A decade ago we published the first OECD Health System Review of Mexico. Since then, a great deal has changed, and for the better. Over the last 10 years, the publicly-subsidised health insurance plan (Seguro Popular) has extended coverage to more than 50 million people who were previously unprotected. Health service users today report a satisfaction rate of 97%.
OECD Secretary-General Angel Gurría congratulates the World Trade Organization and its members for their accomplishments at the 10th WTO Ministerial in Nairobi.
The hard work starts now. The Intended Nationally Determined Contributions (INDCs) to cut emissions submitted by 160 countries – even if fully implemented – do not add up to the level of emissions reduction needed to keep the global average temperature rises below 2 degrees. So how can we close this emissions gap?
Je me réjouis des solutions proposées par l’Union Européenne pour mettre en œuvre les mesures du projet BEPS qui permettront d’engager de façon concrète les changements du système fiscal international et d’étayer une économie globale plus juste.
We have more and more evidence about the risks that climate change poses to our planet. But climate change also threatens the long-term health and stability of financial markets and the global economy. And we don’t know nearly enough to understand and measure these risks.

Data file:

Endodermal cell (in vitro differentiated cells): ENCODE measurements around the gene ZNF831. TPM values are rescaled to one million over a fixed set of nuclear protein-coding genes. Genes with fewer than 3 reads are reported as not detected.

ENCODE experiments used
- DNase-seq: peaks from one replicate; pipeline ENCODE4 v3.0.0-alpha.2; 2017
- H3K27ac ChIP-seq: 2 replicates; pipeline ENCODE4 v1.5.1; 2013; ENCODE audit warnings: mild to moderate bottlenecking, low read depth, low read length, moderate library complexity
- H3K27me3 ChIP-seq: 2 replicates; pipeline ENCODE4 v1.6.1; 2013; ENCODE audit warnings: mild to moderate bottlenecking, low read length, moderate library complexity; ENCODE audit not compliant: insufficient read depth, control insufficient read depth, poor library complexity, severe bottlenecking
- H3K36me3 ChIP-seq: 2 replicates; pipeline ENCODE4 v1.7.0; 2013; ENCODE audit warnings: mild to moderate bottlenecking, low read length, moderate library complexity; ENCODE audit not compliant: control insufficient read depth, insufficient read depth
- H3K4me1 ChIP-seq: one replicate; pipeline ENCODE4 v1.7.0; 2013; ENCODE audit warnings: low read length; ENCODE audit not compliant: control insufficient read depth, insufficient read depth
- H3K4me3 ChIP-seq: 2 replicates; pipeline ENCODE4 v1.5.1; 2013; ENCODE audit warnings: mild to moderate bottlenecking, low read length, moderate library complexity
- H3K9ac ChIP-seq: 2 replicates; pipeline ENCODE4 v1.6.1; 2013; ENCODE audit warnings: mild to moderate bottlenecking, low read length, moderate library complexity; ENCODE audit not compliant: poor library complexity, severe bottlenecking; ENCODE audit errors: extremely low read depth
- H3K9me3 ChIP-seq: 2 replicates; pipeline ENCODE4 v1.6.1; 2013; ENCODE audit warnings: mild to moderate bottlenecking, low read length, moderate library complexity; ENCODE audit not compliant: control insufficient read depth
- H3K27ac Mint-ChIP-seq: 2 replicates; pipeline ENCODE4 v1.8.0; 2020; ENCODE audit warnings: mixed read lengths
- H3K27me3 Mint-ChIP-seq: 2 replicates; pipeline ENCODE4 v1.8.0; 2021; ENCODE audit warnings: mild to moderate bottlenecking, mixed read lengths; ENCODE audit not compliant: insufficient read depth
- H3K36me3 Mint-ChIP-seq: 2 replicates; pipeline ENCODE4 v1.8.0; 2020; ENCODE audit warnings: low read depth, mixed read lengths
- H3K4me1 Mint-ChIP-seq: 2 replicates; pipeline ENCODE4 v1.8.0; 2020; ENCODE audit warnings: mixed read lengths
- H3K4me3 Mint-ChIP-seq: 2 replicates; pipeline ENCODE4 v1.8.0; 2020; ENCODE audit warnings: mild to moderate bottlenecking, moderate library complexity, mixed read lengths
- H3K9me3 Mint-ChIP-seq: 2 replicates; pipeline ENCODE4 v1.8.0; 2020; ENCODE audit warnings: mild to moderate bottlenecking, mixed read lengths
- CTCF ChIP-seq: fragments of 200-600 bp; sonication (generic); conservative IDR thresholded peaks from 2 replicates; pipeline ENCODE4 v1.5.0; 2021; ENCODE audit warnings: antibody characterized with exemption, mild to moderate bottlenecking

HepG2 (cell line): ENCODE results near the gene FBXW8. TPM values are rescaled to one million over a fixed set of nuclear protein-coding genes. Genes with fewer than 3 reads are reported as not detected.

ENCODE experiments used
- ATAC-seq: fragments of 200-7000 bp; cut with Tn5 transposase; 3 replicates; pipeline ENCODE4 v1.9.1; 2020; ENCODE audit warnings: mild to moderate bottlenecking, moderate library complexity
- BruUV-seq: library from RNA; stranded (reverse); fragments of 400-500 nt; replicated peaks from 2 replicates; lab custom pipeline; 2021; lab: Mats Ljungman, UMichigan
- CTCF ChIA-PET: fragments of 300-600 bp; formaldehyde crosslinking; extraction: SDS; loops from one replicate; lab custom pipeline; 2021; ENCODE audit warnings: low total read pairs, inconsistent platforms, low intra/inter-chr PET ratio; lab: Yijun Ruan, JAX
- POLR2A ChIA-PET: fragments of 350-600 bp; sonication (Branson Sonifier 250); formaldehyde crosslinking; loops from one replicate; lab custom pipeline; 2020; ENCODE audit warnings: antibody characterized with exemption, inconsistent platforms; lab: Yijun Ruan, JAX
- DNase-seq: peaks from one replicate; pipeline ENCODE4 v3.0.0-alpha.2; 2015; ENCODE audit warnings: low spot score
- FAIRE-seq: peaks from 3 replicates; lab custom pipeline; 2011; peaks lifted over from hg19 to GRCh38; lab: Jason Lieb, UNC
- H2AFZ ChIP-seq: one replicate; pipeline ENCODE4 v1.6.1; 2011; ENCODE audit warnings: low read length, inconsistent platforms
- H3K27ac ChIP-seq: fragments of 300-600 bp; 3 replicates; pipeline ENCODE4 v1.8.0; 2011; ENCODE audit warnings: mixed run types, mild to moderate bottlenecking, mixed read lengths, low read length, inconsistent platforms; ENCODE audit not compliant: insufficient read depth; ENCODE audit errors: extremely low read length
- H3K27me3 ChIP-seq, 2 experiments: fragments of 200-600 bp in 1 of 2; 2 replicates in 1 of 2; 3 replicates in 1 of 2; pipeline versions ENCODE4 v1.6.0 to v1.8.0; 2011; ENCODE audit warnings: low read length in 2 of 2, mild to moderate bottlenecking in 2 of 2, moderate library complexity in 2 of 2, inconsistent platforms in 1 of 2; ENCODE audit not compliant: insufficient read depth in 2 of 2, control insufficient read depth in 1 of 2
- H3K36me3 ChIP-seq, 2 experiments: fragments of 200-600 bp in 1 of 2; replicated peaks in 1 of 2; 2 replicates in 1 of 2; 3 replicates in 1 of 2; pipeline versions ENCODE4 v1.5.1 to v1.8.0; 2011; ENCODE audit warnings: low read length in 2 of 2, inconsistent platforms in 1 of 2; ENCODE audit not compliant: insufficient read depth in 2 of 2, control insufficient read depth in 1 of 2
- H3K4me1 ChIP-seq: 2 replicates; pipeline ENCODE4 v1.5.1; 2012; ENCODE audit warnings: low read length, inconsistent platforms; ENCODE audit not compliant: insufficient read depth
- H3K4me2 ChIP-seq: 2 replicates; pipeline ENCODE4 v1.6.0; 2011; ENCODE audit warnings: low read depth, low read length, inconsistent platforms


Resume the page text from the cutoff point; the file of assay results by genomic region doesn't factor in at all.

If we want to get serious about unlocking green investment, we need to get serious about systematically integrating climate risks into our understanding of fiduciary duty.
The starting point is clear: our economies have been hard-wired around fossil fuels for well over a century. This hard-wiring is evident in our physical infrastructure. Perhaps less obvious, but equally problematic, it is also evident in our policies, regulations and institutions.
At the OECD we are doing everything in our power to help governments drive both growth and environmental sustainability.
Continuing down the carbon path will only lead us to a more vulnerable world; a world where rising risk from climate disaster and its financial liabilities are increasingly tied to out-of-date infrastructure, especially in those places least equipped to cope. I therefore applaud Globe’s emphasis on a coordinated approach to the 2015 agenda.
President Santos’ leadership and vision have been instrumental in guiding Colombia through a series of ambitious reforms to improve governance, make the public sector more effective, modernise the economy, and make growth more sustainable and inclusive.